Food & drink

Craft Beer: Wild tasting Land & Labour's Crimson makes a big impression

Paul McConville

THE best things come to those who wait. That may have been a well-used slogan for Ireland's most famous beer, but for the independent brewers of the island, it is equally pertinent.

Since Hilden Brewery first reared its head in Lisburn 40 years ago, the craft beer movement was otherwise non-existent for a couple of decades before suddenly springing into life.

This isn't a column about the growth of craft beer in Ireland, rather a look at how patience can be a virtue when it comes to catering for an ever-more discerning palate.

Galway Bay is a relative old stager, coming on the scene in 2009, but head brewer Tom Delaney's side project is the very epitome of patience.

Land & Labour is a dedicated spontaneous and wild fermenting operation which seeks to replicate the centuries old Belgian tradition in the west of Ireland.

Wild fermentation can bring a varied range of tastes and smells, so it's essential that it goes hand in hand with expert blending to achieve a consistency across a batch.

Of course, to achieve real depth of flavour, you need to rely on a hefty bit of ageing, hence the requirement for patience.

I got my hands on Land & Labour's latest offering Crimson last week, after unsuccessfully seeking out their beers for some time, but finding them sold out almost as soon as they become available.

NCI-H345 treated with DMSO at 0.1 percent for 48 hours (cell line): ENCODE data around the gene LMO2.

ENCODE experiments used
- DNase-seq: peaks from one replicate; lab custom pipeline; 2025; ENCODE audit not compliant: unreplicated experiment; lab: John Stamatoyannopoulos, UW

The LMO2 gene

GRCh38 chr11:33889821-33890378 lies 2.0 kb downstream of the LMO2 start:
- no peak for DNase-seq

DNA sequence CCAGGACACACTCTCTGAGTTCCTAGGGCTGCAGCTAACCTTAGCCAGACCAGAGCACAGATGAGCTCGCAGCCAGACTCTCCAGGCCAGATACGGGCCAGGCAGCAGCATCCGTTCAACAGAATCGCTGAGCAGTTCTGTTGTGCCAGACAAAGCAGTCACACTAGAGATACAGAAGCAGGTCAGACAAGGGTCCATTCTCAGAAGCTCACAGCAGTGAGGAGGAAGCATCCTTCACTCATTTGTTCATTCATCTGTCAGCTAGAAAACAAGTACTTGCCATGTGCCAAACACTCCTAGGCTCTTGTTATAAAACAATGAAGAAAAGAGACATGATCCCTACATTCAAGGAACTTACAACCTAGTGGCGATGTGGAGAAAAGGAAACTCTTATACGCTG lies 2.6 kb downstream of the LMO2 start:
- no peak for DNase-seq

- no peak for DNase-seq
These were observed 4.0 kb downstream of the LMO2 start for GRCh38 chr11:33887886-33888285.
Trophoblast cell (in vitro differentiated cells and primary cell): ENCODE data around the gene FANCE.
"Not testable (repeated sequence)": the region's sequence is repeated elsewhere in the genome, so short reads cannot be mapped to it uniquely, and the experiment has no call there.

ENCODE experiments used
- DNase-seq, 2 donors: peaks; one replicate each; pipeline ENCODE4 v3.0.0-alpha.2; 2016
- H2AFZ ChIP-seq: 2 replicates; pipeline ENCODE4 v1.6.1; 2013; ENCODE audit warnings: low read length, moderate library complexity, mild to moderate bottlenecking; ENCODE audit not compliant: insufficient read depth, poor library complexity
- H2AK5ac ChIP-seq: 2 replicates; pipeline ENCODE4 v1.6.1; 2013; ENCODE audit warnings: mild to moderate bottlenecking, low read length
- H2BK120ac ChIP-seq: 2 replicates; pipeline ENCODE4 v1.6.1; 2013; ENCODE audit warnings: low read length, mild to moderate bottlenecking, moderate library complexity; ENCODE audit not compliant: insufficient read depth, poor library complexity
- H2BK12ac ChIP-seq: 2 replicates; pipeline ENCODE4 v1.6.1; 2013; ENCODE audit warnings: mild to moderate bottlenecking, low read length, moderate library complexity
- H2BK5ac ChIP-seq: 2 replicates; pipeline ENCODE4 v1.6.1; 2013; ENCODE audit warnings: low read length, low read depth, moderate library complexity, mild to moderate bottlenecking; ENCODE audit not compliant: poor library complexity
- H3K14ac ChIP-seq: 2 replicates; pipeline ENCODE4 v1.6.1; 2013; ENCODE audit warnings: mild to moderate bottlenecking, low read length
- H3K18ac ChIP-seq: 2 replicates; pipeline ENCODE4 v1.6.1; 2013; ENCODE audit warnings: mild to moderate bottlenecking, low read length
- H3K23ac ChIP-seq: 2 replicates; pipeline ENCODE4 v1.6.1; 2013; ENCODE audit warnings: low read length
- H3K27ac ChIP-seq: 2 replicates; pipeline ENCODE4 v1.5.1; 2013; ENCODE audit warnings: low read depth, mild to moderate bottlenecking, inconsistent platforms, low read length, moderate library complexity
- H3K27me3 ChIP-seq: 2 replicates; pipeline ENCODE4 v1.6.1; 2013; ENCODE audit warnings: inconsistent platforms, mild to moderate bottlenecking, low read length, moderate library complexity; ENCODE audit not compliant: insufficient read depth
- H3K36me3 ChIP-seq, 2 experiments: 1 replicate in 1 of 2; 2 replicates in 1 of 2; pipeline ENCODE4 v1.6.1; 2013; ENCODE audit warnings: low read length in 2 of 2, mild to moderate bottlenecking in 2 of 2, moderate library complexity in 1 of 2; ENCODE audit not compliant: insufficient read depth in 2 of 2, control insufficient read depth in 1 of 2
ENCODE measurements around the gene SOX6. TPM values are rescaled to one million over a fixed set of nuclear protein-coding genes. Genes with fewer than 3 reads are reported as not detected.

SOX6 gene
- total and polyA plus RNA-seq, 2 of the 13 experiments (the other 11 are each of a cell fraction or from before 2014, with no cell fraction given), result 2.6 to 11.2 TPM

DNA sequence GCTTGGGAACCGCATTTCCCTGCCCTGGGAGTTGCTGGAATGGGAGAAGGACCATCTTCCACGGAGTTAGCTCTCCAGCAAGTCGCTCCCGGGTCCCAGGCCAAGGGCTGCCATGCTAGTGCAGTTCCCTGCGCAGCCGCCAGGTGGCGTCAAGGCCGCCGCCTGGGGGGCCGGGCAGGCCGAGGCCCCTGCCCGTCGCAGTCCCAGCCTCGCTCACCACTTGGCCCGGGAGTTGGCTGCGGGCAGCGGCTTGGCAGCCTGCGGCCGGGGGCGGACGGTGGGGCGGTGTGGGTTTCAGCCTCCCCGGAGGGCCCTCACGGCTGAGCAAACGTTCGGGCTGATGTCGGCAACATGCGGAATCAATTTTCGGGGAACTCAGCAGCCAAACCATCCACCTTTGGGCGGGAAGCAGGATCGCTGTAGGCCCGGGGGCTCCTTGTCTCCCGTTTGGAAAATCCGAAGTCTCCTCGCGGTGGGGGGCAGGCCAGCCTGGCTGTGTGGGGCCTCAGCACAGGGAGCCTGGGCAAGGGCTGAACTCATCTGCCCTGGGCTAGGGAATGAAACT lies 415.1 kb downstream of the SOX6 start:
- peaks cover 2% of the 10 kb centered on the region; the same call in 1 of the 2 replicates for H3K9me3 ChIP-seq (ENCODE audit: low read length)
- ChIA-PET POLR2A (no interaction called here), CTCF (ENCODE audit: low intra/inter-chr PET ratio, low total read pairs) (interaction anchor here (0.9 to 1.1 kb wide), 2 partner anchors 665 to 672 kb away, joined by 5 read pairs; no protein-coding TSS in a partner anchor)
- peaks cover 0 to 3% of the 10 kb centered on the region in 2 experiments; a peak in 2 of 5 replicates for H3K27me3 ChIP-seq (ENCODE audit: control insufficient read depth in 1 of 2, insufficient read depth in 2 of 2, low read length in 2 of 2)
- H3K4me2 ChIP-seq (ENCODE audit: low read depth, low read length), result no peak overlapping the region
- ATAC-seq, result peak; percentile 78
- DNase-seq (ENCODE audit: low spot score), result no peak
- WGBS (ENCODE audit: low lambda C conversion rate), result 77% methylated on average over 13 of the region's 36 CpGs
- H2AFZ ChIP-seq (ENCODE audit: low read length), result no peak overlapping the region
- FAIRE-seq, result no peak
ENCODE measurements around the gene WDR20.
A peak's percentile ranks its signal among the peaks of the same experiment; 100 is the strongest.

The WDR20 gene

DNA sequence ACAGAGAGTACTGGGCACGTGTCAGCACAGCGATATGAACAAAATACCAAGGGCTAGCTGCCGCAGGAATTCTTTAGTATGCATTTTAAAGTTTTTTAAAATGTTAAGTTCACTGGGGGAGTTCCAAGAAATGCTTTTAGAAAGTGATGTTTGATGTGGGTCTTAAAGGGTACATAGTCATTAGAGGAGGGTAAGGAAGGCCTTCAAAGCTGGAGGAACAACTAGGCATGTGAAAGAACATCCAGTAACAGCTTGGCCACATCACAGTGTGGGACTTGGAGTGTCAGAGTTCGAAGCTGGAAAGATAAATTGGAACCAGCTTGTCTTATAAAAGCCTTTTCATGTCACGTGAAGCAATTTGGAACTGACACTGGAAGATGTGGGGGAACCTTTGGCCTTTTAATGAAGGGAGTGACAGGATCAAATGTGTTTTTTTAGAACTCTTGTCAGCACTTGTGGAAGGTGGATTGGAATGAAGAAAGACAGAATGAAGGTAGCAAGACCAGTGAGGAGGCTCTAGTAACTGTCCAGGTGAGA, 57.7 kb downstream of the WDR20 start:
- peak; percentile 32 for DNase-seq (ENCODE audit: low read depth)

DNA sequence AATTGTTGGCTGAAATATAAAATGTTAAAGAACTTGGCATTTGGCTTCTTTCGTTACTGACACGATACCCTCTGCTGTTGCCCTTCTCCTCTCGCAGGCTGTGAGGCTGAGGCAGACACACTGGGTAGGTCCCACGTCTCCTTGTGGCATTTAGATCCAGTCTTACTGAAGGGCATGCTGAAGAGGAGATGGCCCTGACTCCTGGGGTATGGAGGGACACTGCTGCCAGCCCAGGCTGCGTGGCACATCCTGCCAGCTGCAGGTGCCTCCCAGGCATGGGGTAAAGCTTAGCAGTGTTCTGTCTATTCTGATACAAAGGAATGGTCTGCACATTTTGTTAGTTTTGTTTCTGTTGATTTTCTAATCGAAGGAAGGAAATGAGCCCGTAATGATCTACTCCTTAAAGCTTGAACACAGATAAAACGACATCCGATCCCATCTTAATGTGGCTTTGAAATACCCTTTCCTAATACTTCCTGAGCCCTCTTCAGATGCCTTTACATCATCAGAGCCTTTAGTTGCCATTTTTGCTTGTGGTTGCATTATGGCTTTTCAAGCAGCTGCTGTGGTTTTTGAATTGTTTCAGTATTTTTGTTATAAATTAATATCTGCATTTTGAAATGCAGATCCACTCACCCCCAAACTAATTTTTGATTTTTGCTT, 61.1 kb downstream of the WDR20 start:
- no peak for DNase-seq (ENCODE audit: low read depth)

There's no prizes for guessing what colour Crimson pours in the glass. That bright red beacon beams out thanks to the mix of cherries and raspberries and a painstaking process of ageing and blending.

More specifically it's a 5.5 per cent kriek framboise blend, borrowing a bit from each Belgian tradition. Year-old beer is aged for a further six months on sour cherries while another batch of spontaneously fermented on raspberries.

The resulting blend is three-quarters cherry to a quarter raspberries, with a serious depth of flavour.

The raspberry helps to offset the sourness of the cherries, but there's just enough to illicit a refreshing 'ahh'.

With a beer that's spent so much time hidden away from the world, there is a surprising amount of freshness to the fruit flavour, so much so that you get the same tingle on the tongue as if you had chomped into a fresh raspberry.

There's little hints of sherbet and a little bit of the tart and vinous profile you'd expect from a lambic.

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Food & drink